2. US pilots at Coral Sea, the Eastern Solomons, Santa Cruz, and the Philippine Sea constantly misreported attacks. The Japanese did the same in all these battles, and more. The Japs sank USS Neosho, an 8000 ton oiler, at the Coral Sea, and thought they had sunk the USS Lexington, a 40,000 ton, 900 foot long aircraft carrier (they did, later). US pilots reported sinking battleships and aircraft carriers when they had actually slightly damaged a freighter or a destroyer. US pilots attacked US ships. German pilots attacked Italian ships. This kind of thing happened all the time. There were literally dozens of such incidents. 
  3. At the invasion of Sicily, Allied warplanes attacked allied ships of the invasion fleet right off the coast, in spite being briefed that is exactly where they would be! 
And these were largely aircraft piloted by very experienced men who were experts in identifying ships! It goes to show how incredibly difficult it is to ID a ship from a fast moving aircraft. And fast moving is very relative. Those mistakes in WWII were made by men flying aircraft at perhaps 250 kts. A jet fighter will be going twice that speed, making identification all the more difficult. During the infamous Gulf of Tonkin incident, Vice Admiral and later Vice Presidential candidate James Stockdale came within an ace of unloading his ordinance on a US destroyer, mistaking it for a North Vietnamese PT boat, which is about 1/6th the size of a destroyer. 
The same applies to the torpedo boats which attacked the Liberty. While not as common as aircraft friendly fire attacks on ships, in the fog of war instances of “blue on blue” or accidental attacks by surface ships are still quite frequent. During WWII, the motor torpedo boats – PT boats in US parlance – were a frequent source of accidental, US-on-US attacks. One particularly famous incident was during the 2nd Naval Battle of Guadalcanal, when the US’ best battleship admiral in history, Willis Augustus Lee, had to make an emergency, plain-language, unencrypted call to the nearby PT boat squadron base to keep them from attacking his ships. And that, too, was a close run thing. Now, most of these same side surface ship attacks occurred at night, when visibility is of course much worse, but they have been known to happen at day. So, what happened with the Liberty is not all that surprising.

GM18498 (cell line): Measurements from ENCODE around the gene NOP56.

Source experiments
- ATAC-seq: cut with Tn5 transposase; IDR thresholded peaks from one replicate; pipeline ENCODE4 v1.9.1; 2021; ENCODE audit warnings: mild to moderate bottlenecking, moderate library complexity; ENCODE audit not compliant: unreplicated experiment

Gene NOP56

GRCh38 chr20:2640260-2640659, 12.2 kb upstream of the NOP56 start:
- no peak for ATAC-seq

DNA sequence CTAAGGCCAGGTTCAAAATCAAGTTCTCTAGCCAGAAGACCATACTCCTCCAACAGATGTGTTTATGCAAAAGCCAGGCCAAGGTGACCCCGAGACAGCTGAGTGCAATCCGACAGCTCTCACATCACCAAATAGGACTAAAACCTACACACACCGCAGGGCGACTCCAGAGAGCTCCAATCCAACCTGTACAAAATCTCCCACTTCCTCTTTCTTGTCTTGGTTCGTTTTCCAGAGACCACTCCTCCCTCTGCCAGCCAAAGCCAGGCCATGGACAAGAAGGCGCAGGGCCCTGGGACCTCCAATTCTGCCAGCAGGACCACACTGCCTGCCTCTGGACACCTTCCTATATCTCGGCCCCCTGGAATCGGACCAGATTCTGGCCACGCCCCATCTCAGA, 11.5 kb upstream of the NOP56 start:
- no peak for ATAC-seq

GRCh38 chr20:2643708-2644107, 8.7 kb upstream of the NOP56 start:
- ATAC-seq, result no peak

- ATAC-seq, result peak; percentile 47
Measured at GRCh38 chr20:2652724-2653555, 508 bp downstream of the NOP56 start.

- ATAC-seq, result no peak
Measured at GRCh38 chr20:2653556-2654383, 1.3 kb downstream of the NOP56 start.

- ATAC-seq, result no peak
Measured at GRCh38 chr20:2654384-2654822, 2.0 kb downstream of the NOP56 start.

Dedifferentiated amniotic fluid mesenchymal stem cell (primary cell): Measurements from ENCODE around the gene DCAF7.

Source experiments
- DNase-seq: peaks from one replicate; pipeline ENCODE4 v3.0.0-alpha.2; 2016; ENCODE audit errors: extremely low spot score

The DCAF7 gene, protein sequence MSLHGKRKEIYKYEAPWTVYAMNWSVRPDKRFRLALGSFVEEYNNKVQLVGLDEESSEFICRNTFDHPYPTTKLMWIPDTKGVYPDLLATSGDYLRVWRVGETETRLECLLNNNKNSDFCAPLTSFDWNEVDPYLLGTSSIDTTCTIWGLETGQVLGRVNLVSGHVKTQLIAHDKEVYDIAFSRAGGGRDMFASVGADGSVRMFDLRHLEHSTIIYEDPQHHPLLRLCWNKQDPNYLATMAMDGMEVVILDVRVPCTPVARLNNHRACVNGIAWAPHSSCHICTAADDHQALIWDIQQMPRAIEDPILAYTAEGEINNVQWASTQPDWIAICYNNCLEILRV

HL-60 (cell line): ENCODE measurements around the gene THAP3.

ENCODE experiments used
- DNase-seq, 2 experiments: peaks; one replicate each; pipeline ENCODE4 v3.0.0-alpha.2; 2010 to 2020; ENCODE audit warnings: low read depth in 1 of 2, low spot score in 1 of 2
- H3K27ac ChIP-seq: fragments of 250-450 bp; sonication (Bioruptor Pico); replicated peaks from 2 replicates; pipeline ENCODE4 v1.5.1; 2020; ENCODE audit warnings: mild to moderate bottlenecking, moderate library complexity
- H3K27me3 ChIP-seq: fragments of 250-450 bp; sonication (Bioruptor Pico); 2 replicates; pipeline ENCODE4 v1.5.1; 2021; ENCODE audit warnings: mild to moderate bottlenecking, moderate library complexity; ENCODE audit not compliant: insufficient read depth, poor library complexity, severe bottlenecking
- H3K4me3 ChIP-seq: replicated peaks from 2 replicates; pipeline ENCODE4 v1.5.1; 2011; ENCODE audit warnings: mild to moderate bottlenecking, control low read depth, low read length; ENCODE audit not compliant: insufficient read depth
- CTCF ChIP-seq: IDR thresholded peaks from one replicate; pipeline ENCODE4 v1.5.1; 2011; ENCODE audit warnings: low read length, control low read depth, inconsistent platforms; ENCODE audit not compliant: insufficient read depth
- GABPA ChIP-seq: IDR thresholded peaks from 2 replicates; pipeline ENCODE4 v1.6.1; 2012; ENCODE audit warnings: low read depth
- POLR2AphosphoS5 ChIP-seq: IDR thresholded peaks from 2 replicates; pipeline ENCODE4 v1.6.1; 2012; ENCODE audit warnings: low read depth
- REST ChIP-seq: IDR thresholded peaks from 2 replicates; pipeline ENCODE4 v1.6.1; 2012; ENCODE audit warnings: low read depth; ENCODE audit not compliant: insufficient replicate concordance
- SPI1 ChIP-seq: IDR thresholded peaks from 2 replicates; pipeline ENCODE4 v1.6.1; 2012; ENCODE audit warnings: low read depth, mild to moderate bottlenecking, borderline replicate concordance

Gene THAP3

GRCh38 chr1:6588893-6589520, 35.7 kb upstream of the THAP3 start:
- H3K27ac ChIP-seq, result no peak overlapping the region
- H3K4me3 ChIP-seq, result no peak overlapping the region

And I think that’s one of the reasons this has become such a persistent conspiracy theory, one maintained, to a large degree, by some of the Liberty’s survivors. If I’m right, their suffering and the deaths of their friends were the result of an accident, and thus devoid of meaning. That’s a hard thing to take. It’s too much for some people. So, instead of accepting this likelihood, they have created a mythos that the attack was deliberate.
Read the rest of the piece, where the blogger more generally discusses the phenomenon of anti-Israeli sentiment among some on the right, here.


  1. Mahound, normally I just love your stuff, but this one is off base.

    "Conspiracy"? That'd all be very nice, except-- Israel itself now openly admits the attack was deliberate, and that the boats & planes involved knew very well exactly what the Liberty was. The optics of the 1967 war were more important.

    This is just ONE link of many out there.

  2. No reason for Israel to attack (repeatedly)? The USS Liberty was collecting information about THEM as well as about the other side.

  3. If you put a ship in a war zone, don't act surprised if you are attacked by one or both sides.